She summarized the many kinds of Swedish and Swedish-American materials and collections held by the American Folklife Center Archive, directing the group’s attention to AFC’s online Sweden research guide.
As examples of the kinds of documentary recordings held by the AFC Archive, Cutting played two field recordings made in 1946 by pioneering folklorist Helene Stratman-Thomas for the Wisconsin Folk Music Project, which was co-sponsored by the University of Wisconsin and the Library of Congress. The purpose of the project was to record music from the many ethnic groups living in Wisconsin, so it’s not surprising that Stratman-Thomas chose to record the Swedish community. As James P. Leary wrote in his book Folksongs of Another America, “In the post-Civil War era, rural Swedes flocked to Minneapolis and to the nearby Minnesota-Wisconsin borderland, where they dominated both sides of the St. Croix River valley, farming, logging, and contributing to the region’s persistent Swedish identity. In the 1940s, Swedes constituted more than 75 percent of the ‘foreign-born’ in northwestern Wisconsin’s Burnett and Polk counties (Holmes 1944: 240-241).
Both field recordings Cutting played for the group were recorded by Stratman-Thomas in the primarily Swedish-settled town of Grantsburg, Wisconsin in 1946, and both illustrate how the singers held on to their Swedish identity in the U.S. The first presented a 57-year-old man named Mr. A.C. Lindberg singing the Swedish national anthem. The second featured the voices of two sisters in their mid-twenties, singing in harmony: Ruth Johnson Olson and Alice Johnson Carlson, singing the Christmas carol “Julen ai inne” (Christmas Is Here).
Finally, Cutting played for the group a recording made by another pioneering woman folklorist, Sidney Robertson Cowell, who organized and directed a New Deal project for the Northern California Work Projects Administration, or WPA. The collection, most of which is online as California Gold: Northern California Folk Music from the Thirties Collected by Sidney Robertson Cowell, provides a remarkable survey of living folk musical traditions found in Northern California during the late 1930s and 1940 in a very wide variety of musical styles. This project was sponsored by the University of California, Berkeley, and cosponsored by the Archive of American Folk Song (now called the American Folklife Center archive), and it was one of the earliest ethnographic field projects to document European, Slavic, Middle Eastern, and English- and Spanish-language folk music in one region of the United States.
Cowell gave some information on Selleck, whose nickname was “Young John,” in her field reports, and said even more about him in an article about collecting folk music:
Young John is 66. Old John, his father, died at 90-odd, four years ago. Young John is an excellent fiddler…, very glad to play between bottles of beer. Mr. Selleck is authentically Californian and authentically the traditional country fiddler. […] He can read notes; he learned most of his tunes from famous dance fiddlers of the period of the Gold Rush. He is also a notable performer on the 5-string banjo. His father was well known as a singer of old songs.
The Jenny Lind Polka was composed by Anton Wallerstein to honor Jenny Lind in 1846, even before she toured America in 1850. Even though the tune was composed, it has passed into the oral tradition, and is played at gatherings across all genres… American Old-Time string-band, British barn dance, Irish set dance, and, of course… on Lawrence Welk!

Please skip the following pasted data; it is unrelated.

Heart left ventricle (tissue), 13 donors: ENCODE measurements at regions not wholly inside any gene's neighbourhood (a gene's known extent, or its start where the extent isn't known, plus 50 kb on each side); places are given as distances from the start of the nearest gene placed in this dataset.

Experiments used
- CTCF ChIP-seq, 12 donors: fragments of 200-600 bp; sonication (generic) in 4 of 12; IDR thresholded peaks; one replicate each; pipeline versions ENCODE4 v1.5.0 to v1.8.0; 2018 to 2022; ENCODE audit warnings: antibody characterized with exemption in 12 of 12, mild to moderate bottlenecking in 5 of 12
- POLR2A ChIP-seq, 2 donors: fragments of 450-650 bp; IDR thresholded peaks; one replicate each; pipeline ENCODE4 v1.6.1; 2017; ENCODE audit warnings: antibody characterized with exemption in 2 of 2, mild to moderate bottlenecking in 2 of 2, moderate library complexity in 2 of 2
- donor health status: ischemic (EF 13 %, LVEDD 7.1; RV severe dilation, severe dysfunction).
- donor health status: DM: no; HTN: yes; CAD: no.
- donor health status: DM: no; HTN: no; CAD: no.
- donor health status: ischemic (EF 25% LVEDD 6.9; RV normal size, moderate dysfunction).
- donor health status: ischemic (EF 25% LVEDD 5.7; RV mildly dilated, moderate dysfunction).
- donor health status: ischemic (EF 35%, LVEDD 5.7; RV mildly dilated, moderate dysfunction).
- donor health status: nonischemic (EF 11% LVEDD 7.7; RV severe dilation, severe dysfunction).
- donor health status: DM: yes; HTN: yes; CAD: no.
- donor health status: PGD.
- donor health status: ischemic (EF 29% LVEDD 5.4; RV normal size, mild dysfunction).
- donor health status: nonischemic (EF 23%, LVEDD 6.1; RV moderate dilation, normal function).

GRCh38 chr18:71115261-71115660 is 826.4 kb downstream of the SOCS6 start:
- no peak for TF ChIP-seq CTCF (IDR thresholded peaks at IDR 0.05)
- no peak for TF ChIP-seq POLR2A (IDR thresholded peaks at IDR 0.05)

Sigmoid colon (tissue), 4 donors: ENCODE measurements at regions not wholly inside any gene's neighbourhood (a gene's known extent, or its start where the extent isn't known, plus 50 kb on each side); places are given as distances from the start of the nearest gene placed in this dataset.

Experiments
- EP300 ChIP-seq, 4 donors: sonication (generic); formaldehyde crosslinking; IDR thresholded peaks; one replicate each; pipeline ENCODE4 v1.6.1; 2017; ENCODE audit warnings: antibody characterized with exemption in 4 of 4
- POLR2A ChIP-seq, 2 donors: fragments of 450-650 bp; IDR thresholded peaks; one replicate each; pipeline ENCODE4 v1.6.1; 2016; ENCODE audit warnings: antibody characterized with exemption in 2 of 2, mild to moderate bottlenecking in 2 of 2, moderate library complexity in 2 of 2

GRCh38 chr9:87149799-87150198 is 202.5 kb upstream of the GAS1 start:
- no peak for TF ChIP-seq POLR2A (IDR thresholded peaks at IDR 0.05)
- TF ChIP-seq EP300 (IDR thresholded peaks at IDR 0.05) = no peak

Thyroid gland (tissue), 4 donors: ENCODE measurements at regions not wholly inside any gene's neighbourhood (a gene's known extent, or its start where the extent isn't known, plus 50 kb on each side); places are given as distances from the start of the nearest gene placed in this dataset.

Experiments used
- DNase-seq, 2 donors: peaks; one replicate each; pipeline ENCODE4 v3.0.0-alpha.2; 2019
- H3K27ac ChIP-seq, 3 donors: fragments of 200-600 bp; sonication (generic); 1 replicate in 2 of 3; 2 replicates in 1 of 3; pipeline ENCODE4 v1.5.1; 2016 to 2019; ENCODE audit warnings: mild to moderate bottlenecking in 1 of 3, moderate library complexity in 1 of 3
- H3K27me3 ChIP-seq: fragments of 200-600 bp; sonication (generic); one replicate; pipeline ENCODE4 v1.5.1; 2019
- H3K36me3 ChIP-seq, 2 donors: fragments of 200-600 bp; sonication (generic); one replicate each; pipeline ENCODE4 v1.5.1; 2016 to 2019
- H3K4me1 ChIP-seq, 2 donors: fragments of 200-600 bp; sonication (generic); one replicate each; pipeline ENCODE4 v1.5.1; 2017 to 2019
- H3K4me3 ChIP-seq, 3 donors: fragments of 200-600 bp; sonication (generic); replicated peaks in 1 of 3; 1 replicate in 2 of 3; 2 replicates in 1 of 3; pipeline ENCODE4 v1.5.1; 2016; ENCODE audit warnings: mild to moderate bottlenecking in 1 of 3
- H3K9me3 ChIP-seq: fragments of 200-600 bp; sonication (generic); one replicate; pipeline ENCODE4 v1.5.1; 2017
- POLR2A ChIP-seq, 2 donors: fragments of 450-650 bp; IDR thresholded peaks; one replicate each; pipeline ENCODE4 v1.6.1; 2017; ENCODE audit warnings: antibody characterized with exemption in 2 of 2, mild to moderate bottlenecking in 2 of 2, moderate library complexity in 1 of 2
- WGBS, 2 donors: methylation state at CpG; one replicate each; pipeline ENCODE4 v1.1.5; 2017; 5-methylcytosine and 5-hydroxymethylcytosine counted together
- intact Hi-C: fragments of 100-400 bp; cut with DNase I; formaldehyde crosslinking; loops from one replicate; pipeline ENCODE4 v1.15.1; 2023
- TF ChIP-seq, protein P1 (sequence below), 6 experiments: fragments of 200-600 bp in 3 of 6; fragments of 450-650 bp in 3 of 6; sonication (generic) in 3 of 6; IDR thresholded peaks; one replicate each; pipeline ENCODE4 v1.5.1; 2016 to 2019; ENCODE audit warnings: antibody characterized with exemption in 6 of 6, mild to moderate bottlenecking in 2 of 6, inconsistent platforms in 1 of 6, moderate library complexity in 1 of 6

To end her presentation, Cutting explained that although AFC has many collections that date from the 1930s, 40s, and 50s, we are also interested in contemporary expressive culture, and one of the ways we both preserve and present that is by engaging the best traditional musicians and dancers and storytellers and other tradition bearers for our Homegrown concert series. To bookend the 1946 field recording of the Johnson sisters singing in harmony, Cutting played an excerpt of a concert video from contemporary Swedish women’s group Kongero singing “Hulda Flicka,” which the group jokingly refers to as “one of the very rare happy love songs from the Swedish tradition.” AFC presented Kongero in a virtual concert in April of last year. The concert video, along with an interview by Steve Winick and information about the group, is in the blog post at this link. “Hulda Flicka” occurs at 04:52 of the concert video.
Cutting directed the group to other videos of Swedish culture that AFC has presented online, including:
- A concert by singer Emma Björling with guitarist Petrus Johansson
- A tour of Swedish fiddle styles with American fiddlers Andrea Hoag & Loretta Kelley
- A lecture by Swedish architect and folklorist Mats Widbom on how the parstuga, or double house, has been used and reimagined in Dalecarlia, Northern Sweden.
After the visit, Viveca Stahl Kazarian wrote: “Thank you for your passion for what you do, your diligence, and keen interest in making all of our Swedish history so alive in sharing our oral traditions – an important addition to the written word.” Lisa Otterström wrote: “We were mesmerized by all the Swedish gems we were treated to in the fabulous Rosenwald Room.”
But the real testimony to the power of all three presentations was that, immediately following, about ten of the SWEA DC members went straight to the Reader ID station to get their LC Reader Cards, which bodes well for their returning to enjoy Swedish and Swedish American treasures in all of the Library’s reading rooms and collections.